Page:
What Went Wrong with the Green Line Project?

Why was the Seattle monorail plan defeated at the polls?

by Bob Fleming

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In the general election of 8 November 2005 the voters of Seattle voted to kill the monorail project. Why?

I think that it was a combination of errors made in the early part of the project, a recent outcry over a faulty financing plan, and finally city government reacting to defiance by the Seattle Monorail Board (SMP) by withdrawing support from the project.

I think early errors included routing the line through the Seattle Center, a poor choice of financing the project soley through vehicle taxes, and a fatal error in projecting revenue from the vehicle taxes.

It is my opinion that the route through the Seattle Center and south on Fifth Avenue was a poor decision for four reasons. It adds additional distance and delay to what is supposed to be a rapid transit line. Many people did not want the monorail to intrude into the space in the Seattle Center. The extra length of the line adds considerably to the cost of the project. And the route requires the demolition of the existing Seattle Center Monorail.

I believe that the taxing plan was poor because it provided for only one source of revenue, the motor vehicle excise tax (MVET). I also believe this tax created resentment because it placed the entire burden on vehicle owners instead of spreading the tax load across a wider range of citizens. It also generated opposition from many car owners because they had to pay hundreds of dollars annually.

The revenue projection error occured when auto licensing information provided to the monorail project was supposedly of only vehicles of Seattle residents, when in fact it included a large number of cars outside of Seattle. This resulted in a serious overestimate of the amount of taxes that would be collected from Seattle car owners.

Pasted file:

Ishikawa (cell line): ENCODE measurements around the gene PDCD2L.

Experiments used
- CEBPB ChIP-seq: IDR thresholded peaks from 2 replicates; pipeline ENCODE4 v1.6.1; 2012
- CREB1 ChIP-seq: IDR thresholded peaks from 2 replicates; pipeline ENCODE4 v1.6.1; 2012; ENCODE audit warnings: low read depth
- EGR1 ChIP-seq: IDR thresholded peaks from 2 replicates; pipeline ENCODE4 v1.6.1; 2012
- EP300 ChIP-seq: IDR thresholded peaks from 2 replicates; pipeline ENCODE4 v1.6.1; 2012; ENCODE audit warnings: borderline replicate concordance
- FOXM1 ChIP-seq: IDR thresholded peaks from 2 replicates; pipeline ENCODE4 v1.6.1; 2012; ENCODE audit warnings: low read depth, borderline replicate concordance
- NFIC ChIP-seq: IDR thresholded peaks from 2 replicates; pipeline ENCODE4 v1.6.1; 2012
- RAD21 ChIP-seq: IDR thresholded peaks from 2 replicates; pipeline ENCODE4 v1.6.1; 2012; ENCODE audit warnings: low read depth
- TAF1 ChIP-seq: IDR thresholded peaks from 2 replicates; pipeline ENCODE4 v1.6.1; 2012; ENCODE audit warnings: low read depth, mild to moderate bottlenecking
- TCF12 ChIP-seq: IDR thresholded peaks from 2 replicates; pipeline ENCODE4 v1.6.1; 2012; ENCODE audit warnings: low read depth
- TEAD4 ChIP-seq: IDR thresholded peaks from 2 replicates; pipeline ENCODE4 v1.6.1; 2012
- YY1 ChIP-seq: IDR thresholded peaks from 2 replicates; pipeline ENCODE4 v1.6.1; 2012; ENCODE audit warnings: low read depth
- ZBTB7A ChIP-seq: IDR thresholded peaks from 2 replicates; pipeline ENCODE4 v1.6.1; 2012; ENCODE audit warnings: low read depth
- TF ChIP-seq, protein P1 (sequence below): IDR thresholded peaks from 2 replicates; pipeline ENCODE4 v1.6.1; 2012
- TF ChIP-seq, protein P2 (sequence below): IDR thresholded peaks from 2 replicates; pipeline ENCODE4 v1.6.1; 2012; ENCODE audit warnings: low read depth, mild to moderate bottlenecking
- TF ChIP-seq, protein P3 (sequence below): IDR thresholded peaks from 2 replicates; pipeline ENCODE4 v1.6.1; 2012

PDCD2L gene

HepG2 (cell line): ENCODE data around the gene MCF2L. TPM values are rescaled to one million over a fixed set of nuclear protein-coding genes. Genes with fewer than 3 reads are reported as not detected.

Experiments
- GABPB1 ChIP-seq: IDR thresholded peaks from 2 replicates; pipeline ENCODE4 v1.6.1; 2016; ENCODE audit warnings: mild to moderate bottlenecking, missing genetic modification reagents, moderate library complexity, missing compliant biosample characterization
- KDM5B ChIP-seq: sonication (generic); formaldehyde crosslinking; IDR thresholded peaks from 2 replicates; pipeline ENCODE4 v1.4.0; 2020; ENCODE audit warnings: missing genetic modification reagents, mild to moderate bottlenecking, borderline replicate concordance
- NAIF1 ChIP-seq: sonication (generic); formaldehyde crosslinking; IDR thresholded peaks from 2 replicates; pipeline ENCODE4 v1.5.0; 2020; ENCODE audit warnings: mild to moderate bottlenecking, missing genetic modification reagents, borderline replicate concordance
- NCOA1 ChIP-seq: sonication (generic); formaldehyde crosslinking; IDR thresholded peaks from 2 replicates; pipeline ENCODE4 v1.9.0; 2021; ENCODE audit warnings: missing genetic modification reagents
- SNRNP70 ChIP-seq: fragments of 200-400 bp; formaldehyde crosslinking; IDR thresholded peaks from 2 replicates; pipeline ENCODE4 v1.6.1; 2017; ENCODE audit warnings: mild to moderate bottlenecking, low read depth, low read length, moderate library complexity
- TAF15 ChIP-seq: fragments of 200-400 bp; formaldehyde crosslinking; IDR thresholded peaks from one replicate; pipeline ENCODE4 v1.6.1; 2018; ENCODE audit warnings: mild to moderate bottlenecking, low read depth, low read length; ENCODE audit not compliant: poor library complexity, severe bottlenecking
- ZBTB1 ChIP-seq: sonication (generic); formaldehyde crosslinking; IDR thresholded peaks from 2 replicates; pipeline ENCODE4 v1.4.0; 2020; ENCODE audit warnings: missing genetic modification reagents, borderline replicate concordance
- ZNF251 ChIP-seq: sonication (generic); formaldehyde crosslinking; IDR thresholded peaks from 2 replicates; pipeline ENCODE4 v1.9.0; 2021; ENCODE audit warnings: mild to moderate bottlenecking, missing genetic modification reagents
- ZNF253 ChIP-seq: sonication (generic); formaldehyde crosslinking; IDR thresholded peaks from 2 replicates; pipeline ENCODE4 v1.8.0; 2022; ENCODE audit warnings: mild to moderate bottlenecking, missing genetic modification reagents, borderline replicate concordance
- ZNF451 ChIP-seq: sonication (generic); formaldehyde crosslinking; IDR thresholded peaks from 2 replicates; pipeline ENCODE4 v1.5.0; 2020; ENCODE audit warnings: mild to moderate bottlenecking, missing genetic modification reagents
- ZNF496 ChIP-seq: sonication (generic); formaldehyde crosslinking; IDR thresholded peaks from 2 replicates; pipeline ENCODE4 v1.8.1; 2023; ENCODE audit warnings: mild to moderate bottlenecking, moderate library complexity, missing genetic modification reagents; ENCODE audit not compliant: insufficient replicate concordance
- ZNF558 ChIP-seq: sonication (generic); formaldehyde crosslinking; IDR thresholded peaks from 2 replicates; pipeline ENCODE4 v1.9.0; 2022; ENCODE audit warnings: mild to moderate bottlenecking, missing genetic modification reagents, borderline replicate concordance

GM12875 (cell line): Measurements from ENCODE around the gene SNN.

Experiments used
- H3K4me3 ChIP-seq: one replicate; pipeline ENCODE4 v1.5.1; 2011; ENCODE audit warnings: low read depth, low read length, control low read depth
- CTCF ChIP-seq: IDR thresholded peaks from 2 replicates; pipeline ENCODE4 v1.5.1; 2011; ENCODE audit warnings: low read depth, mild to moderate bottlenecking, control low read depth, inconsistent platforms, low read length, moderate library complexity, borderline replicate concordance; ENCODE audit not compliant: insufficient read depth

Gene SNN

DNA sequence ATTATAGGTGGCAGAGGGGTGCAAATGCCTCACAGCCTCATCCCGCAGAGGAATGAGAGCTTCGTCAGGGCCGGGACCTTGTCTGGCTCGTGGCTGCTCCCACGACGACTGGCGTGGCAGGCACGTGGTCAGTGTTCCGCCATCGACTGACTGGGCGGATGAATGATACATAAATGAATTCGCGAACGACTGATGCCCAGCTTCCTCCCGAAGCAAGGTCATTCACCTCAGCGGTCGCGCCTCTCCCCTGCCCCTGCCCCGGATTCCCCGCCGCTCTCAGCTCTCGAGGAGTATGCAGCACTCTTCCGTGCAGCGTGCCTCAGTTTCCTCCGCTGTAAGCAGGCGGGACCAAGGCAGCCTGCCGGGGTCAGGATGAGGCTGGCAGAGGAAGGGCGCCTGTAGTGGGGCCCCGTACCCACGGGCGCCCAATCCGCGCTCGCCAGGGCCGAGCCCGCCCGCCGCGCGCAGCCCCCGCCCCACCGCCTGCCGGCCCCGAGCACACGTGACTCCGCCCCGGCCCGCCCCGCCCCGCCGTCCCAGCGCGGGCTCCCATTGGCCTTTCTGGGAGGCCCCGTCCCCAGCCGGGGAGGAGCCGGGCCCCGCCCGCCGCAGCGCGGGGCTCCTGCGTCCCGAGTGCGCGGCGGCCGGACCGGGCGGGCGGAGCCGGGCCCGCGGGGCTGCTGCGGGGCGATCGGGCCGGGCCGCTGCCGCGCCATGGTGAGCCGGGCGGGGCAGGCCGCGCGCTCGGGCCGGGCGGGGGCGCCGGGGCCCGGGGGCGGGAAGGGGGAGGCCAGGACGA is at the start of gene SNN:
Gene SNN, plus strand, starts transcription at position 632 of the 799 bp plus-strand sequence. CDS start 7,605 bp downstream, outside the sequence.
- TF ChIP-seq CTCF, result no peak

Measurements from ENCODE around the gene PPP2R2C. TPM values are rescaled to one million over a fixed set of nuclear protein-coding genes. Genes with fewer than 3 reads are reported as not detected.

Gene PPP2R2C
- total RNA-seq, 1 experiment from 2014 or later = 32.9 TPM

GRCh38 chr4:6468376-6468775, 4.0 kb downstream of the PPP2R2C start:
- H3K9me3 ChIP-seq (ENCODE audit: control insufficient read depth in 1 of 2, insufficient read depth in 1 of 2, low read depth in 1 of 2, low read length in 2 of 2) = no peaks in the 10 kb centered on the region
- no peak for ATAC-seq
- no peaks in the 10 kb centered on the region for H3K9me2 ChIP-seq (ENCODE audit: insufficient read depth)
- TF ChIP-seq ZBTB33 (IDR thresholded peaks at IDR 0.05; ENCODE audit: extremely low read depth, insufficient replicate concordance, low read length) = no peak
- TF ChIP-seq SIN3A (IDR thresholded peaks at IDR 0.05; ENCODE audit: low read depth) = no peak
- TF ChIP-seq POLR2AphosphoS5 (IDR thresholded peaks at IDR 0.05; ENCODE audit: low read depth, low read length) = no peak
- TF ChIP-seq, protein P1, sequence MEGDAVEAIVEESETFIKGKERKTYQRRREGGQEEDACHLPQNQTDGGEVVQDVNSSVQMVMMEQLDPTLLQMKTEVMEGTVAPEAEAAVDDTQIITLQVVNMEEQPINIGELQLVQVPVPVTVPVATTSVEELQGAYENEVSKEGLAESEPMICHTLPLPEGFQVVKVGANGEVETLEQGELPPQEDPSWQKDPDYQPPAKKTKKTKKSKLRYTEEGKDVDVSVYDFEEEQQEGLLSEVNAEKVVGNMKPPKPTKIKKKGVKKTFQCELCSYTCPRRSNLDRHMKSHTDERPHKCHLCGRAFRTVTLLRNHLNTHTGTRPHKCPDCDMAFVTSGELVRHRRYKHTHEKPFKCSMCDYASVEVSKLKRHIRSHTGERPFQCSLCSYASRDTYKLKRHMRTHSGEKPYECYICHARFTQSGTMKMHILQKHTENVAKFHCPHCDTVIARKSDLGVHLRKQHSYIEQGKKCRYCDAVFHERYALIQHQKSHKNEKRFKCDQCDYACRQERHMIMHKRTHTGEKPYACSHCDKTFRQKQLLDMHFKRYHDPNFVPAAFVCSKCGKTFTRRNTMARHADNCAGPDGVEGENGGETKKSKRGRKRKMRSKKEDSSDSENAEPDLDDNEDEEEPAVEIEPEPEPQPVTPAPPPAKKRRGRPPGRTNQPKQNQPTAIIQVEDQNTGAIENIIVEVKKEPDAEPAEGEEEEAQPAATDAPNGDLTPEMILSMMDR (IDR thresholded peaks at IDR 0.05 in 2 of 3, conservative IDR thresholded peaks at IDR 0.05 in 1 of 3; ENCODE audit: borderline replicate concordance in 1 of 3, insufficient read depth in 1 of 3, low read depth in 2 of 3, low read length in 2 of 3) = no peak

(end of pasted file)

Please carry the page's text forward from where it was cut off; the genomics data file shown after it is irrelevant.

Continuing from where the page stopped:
Later, when the error in vehicle ownership data was discovered, I think another fatal error was made by a decision not to seek additional taxes. Instead the decison was to try to do the best they could even though revenues were about 30% short of what had been expected.

As a result of the project being underfunded, in mid-2005 the SMP announced a scaled-back plan that included a financing plan that would cost about $9 billion in interest and would take about 50 years to pay off. Not only the opposition, but also much of the public and many government officials turned against the SMP.

The SMP started working out a better plan. But then Seattle mayor Greg Nickles gave the SMP an ultimatum to put a viable proposal before the voters by a certain date. The SMP said it needed more time because of the complexity of the project, and defied the mayor.

When the SMP refused to present a ballot issue by the mayor’s deadline, the mayor reacted to the defiance by withdrawing support from the monorail and the city council also withdrew it’s support.

The SmP hurriedly came up with a ballot proposition for a shortened line and a shorter, less expensive financing plan. The proposition, which officially became Proposition 1, asked for approval of the shortened line, with the additional statement that if the proposition was not approved, no monorail would be built.

So in the last few weeks, the errors have been a breakdown in cooperation between the SMP and city officials, a tragic loss of public confidence, a hastily- and poorly-written proposition, and failure to adequate communicate to the people the advantages of the monorail.

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©2013 Robert M. Fleming Jr.

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